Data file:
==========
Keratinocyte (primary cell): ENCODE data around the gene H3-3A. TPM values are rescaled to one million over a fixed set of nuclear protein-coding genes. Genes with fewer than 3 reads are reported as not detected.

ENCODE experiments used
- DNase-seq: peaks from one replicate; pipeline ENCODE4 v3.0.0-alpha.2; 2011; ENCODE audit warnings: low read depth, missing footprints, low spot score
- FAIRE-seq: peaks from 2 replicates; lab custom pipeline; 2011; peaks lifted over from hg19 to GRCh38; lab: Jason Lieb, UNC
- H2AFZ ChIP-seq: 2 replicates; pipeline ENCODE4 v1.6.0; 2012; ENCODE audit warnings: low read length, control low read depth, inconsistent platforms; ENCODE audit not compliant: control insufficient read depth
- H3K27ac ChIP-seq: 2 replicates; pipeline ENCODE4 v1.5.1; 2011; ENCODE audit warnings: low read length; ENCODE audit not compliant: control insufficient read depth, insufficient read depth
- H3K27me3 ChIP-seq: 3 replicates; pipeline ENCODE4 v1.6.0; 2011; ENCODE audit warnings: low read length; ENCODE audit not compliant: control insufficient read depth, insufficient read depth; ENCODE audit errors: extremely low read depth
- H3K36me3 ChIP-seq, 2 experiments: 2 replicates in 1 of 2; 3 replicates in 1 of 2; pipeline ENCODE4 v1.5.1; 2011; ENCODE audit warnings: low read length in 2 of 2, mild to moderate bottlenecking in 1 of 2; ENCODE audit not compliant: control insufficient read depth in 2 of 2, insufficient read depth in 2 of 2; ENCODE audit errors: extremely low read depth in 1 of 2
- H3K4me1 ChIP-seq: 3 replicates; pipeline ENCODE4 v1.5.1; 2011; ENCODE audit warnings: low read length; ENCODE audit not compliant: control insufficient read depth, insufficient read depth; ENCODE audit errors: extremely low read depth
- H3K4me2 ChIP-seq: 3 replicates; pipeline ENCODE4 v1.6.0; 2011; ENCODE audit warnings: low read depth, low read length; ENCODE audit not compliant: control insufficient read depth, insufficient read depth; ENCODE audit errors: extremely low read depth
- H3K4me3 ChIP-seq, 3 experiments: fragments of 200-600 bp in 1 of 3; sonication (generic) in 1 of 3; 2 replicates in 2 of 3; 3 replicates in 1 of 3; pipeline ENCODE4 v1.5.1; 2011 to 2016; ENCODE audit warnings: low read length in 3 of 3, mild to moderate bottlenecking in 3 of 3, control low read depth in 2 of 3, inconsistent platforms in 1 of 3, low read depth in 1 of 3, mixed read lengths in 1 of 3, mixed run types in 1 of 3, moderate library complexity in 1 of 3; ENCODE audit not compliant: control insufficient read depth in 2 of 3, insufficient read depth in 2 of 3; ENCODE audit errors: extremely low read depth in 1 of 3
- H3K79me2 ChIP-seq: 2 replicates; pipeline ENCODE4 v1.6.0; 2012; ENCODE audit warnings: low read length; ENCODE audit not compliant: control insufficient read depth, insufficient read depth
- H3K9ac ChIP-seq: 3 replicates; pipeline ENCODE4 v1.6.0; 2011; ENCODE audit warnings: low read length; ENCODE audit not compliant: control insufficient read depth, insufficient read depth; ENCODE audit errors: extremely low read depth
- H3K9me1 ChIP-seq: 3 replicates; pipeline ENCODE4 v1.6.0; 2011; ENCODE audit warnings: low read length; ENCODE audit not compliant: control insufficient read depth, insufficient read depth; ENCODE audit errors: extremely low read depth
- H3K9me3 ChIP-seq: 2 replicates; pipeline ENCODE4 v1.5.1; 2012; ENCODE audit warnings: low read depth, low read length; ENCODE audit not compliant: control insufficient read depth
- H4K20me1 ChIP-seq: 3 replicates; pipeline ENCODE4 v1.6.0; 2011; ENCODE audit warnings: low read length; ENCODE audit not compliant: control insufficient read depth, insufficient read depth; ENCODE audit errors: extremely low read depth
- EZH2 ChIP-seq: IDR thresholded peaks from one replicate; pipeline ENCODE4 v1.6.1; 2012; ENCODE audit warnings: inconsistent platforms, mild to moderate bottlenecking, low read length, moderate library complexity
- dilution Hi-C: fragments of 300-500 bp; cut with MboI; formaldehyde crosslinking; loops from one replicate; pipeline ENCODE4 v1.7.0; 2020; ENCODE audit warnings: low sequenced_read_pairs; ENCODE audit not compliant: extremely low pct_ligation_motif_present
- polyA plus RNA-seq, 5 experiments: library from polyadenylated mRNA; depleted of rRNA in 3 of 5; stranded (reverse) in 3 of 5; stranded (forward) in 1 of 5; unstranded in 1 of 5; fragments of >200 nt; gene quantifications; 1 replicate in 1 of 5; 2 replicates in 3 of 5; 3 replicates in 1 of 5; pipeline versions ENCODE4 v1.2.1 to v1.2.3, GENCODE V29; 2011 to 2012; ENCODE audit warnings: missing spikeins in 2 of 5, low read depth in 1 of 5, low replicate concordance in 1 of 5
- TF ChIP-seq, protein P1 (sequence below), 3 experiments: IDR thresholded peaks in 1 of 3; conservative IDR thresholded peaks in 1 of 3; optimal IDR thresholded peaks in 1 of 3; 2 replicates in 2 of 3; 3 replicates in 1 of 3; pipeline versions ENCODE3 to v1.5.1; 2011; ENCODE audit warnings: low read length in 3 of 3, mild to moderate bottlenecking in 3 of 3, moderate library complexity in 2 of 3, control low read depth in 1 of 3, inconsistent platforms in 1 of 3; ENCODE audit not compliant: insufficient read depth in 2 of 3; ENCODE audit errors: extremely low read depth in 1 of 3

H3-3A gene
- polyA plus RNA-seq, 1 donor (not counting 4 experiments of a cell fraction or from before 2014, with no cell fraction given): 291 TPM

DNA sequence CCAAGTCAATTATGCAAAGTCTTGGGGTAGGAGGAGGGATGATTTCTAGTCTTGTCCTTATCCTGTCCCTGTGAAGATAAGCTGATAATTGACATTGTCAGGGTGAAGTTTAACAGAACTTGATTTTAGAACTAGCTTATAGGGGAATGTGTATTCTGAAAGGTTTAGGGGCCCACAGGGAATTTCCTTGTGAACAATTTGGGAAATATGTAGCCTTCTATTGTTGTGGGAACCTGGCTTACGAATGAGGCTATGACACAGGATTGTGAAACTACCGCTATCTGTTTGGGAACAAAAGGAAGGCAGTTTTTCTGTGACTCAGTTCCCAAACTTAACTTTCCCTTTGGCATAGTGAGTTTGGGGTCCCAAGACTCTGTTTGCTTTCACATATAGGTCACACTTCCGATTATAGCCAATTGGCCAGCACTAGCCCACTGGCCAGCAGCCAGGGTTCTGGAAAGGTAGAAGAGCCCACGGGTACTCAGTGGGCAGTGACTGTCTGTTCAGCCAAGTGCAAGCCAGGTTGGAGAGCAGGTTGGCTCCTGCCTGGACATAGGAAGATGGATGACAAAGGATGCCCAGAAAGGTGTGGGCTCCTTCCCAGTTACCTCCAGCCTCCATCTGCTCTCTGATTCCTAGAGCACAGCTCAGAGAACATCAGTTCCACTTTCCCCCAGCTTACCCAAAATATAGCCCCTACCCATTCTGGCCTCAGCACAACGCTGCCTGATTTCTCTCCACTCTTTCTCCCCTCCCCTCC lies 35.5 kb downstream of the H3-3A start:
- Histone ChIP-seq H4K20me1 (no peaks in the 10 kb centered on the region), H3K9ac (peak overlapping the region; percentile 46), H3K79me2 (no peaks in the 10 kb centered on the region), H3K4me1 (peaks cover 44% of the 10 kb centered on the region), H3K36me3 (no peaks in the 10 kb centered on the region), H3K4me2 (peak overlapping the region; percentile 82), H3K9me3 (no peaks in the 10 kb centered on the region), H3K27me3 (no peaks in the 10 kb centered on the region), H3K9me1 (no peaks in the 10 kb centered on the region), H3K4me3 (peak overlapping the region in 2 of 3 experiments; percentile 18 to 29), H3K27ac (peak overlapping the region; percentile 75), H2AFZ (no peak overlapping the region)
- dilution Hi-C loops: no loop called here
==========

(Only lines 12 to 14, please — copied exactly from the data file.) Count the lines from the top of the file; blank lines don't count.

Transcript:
- H3K79me2 ChIP-seq: 2 replicates; pipeline ENCODE4 v1.6.0; 2012; ENCODE audit warnings: low read length; ENCODE audit not compliant: control insufficient read depth, insufficient read depth
- H3K9ac ChIP-seq: 3 replicates; pipeline ENCODE4 v1.6.0; 2011; ENCODE audit warnings: low read length; ENCODE audit not compliant: control insufficient read depth, insufficient read depth; ENCODE audit errors: extremely low read depth
- H3K9me1 ChIP-seq: 3 replicates; pipeline ENCODE4 v1.6.0; 2011; ENCODE audit warnings: low read length; ENCODE audit not compliant: control insufficient read depth, insufficient read depth; ENCODE audit errors: extremely low read depth